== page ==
WB wants toy guns, video games

The Cayman Islands has held firearms amnesty programmes in the past, but never quite like the one being conducted at John Cumber Primary School in West Bay.

Examples of toy guns.

Parents and students at John Cumber are being asked to turn in toy guns, toy knives, and violent video games by Thursday afternoon at 2pm – when a scheduled “crushing” will be held to destroy the items.

School Principal Joseph Wallace said National Roads Authority equipment will be used to dispose of the toys and games.

“The parents can drop off (the items) at the office when they drop the kids off or when they pick them up from school,” Mr. Wallace said. “The children can also drop them off during the school day.”

An e-mail went out to parents last week urging them to turn the toy weapons and violent games into the school, but so far Principal Wallace said he hasn’t gotten much of a response.

“We’ve only had two toy guns turned in, out of 500 children at John Cumber,” he said. “The response so far has been very poor.”

Mr. Wallace said the “crushing” is being sponsored by a number of community groups and agencies including CODAC, education services, fire service officials and the Royal Cayman Islands Police Service. It’s being held by the groups as a symbolic act of non-violence.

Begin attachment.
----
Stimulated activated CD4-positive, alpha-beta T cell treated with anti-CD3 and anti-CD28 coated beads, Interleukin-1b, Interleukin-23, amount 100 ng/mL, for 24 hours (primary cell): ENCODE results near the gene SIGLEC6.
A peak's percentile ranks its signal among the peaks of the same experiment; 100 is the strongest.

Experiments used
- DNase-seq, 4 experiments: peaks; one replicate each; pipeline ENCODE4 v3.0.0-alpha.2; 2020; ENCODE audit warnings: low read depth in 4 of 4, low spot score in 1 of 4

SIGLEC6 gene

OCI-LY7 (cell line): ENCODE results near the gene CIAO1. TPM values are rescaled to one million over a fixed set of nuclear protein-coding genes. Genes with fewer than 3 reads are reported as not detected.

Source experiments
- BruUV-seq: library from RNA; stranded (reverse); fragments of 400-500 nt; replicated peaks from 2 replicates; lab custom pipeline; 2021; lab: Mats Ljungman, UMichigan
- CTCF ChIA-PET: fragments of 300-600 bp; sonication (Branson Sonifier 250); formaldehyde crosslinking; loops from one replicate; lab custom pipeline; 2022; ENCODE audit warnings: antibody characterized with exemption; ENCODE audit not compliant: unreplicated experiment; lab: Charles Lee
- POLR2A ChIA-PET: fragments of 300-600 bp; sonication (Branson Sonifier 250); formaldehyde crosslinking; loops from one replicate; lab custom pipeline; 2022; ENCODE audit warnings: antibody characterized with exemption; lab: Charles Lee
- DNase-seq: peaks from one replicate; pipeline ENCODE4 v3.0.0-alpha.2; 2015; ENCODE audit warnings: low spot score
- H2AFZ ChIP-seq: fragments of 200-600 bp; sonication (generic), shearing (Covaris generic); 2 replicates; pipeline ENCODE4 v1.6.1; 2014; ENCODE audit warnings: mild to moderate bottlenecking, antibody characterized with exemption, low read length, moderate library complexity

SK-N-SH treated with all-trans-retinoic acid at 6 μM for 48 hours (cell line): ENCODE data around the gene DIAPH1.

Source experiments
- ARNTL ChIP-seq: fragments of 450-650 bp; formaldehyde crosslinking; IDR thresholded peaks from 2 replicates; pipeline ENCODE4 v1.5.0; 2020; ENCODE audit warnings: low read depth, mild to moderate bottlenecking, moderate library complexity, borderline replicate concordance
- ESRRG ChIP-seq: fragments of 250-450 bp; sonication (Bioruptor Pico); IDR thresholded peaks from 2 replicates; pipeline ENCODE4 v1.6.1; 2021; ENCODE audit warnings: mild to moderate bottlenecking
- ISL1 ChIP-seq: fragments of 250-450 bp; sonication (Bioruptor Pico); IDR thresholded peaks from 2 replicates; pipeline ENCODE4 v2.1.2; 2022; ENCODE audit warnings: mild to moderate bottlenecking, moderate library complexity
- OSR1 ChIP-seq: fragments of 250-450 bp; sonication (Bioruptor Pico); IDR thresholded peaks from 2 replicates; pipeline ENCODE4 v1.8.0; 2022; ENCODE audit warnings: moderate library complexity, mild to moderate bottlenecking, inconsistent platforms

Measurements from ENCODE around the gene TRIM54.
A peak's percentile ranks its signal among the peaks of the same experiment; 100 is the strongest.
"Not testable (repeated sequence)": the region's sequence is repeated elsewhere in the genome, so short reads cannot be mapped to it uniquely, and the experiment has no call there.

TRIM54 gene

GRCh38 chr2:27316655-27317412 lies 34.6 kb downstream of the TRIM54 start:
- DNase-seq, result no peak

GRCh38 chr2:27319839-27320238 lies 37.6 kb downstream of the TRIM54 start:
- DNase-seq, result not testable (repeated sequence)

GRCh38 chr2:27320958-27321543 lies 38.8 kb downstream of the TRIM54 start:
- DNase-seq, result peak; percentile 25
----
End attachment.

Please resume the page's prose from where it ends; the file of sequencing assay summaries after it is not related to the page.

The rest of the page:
“We’re particularly interested in those video games that are indoctrinating children into a culture of violence,” he said. “Grand theft auto – that’s based on the exploits of a criminal whose goal is to kill as many policemen as he can.”

Principal Wallace said it might seem like a minor concern, but he believes that’s the mistake parents are making.

“We need to make parents aware that (the games) are causing children to think along violent lines,” he said. “Children don’t talk to each other anymore, they fight.”

“You see the escalation in violence around the community…there’s been a number of shootings and violent acts.”

Mr. Wallace said he wanted to make clear that there’s nothing wrong with playing video games, but constant exposure to such games can “desensitize children to acts of violence.”

Police also warn that toy guns can be mistaken for real weapons, particularly at night and in low-light situations.

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